“We have some really great artists down here,” Hinds says. “If acquiring original art is important to you, or if you’re looking for that one piece that does something good for your soul each time you look at it, then there’s a good chance you’ll find it—or the artist to create it for you—here. That said, it’s easy to meet and talk with us about our work.”
In addition to visiting artists and seeing their work in galleries, collectors have their choice of art festivals: Art in the Park (WaterColor) and ArtsQuest (Sandestin) in spring; the West Indies Market (Rosemary Beach) from spring to midsummer; Baytowne Art Walk (Village of Baytowne Wharf) and Festival of the Arts (Destin) in late summer and fall. Rather than displaying canvases, Digital Graffiti (Alys Beach) in May colors the town’s white walls with a kaleidoscopic nighttime light show.
Cottages, Castles, Inns, and Resorts
Variety also pertains to the area’s lodging. Pitch a tent at one of the beautiful state parks or get pampered at the best hotel. A rental could be a quaint cottage, a chic condominium, or a veritable castle by the sea. When choosing, compare the advantages of making your reservation directly with a homeowner versus a property manager. At Sandestin Golf and Beach Resort, for instance, hotel and condo guests (those who book via Sandestin) receive generous access to amenities and other perks. Notably, the Baytowne Marina at Sandestin also rents boat slips with resort privileges.
For the ultimate luxury home away from home, pristine Alys Beach is the neighborhood for you. Its spacious homes and vacation units are well appointed and perfect for a peaceful, isolated retreat year-round. Stop by charming Fonville Press for a coffee and breakfast before spending the day walking along a private beach or enjoying your cabana at the exclusive Caliza Pool. Shopping is on tap at NEAT Bottle Shop and Tasting Room, Ann Hartley boutique, and the Alys Shoppe, which is packed with high-end designer clothing, accessories, home goods, and Alys Beach merchandise.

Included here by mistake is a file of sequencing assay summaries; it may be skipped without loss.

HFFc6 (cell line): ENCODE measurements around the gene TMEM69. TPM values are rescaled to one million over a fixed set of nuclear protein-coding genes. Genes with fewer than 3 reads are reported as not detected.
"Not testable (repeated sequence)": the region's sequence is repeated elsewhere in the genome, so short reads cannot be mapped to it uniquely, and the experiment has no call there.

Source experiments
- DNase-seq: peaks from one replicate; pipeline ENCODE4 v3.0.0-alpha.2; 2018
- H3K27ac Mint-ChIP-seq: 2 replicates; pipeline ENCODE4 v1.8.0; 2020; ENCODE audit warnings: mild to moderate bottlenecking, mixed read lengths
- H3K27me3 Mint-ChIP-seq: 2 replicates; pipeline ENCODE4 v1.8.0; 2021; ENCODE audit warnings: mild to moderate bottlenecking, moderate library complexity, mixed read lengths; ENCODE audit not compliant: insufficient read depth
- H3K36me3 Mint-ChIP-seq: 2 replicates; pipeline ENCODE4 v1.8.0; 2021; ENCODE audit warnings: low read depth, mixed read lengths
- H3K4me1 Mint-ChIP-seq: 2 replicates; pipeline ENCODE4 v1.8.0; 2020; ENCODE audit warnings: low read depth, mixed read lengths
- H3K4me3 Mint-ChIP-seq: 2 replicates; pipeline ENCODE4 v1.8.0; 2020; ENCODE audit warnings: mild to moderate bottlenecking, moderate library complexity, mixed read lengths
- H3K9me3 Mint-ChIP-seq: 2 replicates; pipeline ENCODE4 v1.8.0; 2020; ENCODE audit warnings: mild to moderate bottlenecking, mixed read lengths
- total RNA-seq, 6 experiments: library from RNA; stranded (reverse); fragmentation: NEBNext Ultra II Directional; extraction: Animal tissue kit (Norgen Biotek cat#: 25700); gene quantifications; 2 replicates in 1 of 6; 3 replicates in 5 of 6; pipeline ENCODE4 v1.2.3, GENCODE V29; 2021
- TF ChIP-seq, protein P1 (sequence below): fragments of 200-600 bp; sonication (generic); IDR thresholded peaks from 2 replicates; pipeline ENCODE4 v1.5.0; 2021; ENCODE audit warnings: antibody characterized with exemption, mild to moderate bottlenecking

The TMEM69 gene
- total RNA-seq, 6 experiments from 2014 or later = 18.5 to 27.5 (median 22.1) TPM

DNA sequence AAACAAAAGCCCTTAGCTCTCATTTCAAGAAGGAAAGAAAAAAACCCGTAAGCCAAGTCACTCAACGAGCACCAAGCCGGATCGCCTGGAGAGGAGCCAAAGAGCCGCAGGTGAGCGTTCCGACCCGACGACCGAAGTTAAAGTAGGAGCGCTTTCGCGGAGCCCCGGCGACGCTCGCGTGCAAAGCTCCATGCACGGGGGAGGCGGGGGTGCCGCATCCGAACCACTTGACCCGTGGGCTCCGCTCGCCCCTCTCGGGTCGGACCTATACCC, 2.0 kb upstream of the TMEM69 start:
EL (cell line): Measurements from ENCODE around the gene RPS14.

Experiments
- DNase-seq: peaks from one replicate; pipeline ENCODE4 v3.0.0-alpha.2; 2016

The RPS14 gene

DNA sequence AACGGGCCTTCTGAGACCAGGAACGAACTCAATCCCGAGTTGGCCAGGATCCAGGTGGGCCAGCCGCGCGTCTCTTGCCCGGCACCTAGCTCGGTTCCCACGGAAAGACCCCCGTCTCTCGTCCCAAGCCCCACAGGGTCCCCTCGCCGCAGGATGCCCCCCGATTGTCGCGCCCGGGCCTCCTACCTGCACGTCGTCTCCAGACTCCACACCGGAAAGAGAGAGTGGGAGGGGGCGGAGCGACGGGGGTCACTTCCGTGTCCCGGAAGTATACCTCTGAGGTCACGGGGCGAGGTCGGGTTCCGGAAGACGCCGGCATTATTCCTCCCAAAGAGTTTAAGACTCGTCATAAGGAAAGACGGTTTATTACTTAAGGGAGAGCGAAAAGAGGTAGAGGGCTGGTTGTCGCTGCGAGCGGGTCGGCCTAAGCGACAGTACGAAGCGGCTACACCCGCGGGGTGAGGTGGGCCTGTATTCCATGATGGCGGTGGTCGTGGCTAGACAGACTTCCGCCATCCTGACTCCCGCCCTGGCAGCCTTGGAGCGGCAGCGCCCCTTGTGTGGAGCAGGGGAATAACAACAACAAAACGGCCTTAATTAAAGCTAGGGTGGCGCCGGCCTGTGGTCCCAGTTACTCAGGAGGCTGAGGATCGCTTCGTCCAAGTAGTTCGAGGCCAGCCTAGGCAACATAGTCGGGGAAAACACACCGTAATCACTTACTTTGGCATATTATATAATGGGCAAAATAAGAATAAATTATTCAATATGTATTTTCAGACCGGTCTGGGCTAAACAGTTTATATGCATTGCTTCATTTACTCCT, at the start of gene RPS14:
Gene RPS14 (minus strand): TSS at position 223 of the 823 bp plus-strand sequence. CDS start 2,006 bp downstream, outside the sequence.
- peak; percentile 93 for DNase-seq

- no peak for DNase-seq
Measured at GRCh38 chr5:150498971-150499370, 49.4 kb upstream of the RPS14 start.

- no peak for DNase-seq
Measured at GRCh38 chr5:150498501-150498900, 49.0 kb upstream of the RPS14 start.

Although a family-friendly theme plays along the coast, some retreats, such as The Pearl in Rosemary Beach, cater to grown-ups. By piling on the luxury in an intimate setting of only fifty-five rooms and suites, the elegant hotel, complete with spa, pool, grill, rooftop bar, and private beach, earns numerous accolades. A few distinctions bestowed in 2017 include Four Stars from Forbes Travel Guide, Four Diamonds from AAA, and Reader’s Choice #8 of Top Hotels in Florida from Condé Nast Traveler.
A Destination for All Seasons
Every season in Northwest Florida has its own set of virtues. Summer is the best time for swimming and diving into activities; everything is open. Quite a few visitors fall in love with autumn and spring, when temperatures and humidity levels moderate, creating the most delightful setting for outdoor festivals. Winter, too, wins the hearts of those who treasure the deep-blue skies, the peaceful, quiet beaches, and the calm that descends after the holidays. That’s precisely why so many lovers of nature, food, music, and art become permanent residents; they were once vacationers who couldn’t bear the thought of leaving.